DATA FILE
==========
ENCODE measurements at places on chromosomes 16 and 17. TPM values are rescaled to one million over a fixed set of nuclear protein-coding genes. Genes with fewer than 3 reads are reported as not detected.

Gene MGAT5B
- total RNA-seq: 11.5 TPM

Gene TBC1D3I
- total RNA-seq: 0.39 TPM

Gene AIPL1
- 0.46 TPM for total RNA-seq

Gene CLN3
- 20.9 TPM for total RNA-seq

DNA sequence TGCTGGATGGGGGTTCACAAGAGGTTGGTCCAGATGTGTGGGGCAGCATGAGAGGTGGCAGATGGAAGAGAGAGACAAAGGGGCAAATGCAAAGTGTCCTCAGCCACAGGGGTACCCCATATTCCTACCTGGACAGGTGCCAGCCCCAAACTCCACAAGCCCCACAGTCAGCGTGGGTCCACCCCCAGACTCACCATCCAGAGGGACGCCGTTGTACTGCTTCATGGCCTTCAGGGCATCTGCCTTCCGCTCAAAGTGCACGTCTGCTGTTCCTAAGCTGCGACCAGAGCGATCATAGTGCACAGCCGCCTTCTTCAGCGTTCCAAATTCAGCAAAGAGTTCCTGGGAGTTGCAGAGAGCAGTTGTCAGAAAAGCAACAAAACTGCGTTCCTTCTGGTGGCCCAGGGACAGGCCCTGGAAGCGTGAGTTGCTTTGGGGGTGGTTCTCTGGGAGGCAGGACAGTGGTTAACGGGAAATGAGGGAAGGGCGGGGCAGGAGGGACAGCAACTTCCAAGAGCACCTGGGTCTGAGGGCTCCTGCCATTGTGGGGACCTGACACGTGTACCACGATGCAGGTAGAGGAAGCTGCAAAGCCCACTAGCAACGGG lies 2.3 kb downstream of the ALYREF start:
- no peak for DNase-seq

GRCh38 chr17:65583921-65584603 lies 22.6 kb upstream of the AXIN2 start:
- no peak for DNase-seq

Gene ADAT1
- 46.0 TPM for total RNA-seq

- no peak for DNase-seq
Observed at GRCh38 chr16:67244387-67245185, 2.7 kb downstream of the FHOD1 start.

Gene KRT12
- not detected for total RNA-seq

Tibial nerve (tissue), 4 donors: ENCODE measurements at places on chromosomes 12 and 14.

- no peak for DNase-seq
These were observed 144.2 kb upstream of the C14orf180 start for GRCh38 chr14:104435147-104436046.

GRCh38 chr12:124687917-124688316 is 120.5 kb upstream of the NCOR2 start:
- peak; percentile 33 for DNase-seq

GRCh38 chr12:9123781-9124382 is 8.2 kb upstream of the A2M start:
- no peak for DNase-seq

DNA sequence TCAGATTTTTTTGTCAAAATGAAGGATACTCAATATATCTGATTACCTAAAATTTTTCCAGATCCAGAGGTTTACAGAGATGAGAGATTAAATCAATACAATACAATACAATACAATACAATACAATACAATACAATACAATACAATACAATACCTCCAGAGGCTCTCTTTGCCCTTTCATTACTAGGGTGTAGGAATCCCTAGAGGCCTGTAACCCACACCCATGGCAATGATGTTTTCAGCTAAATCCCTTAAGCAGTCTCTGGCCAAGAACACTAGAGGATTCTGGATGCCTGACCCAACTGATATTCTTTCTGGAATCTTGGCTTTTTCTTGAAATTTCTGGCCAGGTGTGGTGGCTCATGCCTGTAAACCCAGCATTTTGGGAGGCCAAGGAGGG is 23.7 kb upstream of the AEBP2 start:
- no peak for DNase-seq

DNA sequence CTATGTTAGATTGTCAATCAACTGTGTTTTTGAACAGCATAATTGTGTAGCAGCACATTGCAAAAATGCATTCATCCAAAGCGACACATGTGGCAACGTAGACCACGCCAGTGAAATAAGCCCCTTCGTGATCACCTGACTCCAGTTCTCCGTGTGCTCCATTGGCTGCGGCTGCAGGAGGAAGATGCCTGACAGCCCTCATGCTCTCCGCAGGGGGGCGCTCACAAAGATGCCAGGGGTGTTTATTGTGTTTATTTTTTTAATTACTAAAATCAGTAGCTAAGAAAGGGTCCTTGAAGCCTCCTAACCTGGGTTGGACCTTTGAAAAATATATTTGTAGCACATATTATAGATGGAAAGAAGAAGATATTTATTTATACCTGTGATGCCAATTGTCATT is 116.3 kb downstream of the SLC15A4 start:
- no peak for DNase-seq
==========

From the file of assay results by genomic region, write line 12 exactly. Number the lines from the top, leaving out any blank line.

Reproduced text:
GRCh38 chr17:65583921-65584603 lies 22.6 kb upstream of the AXIN2 start: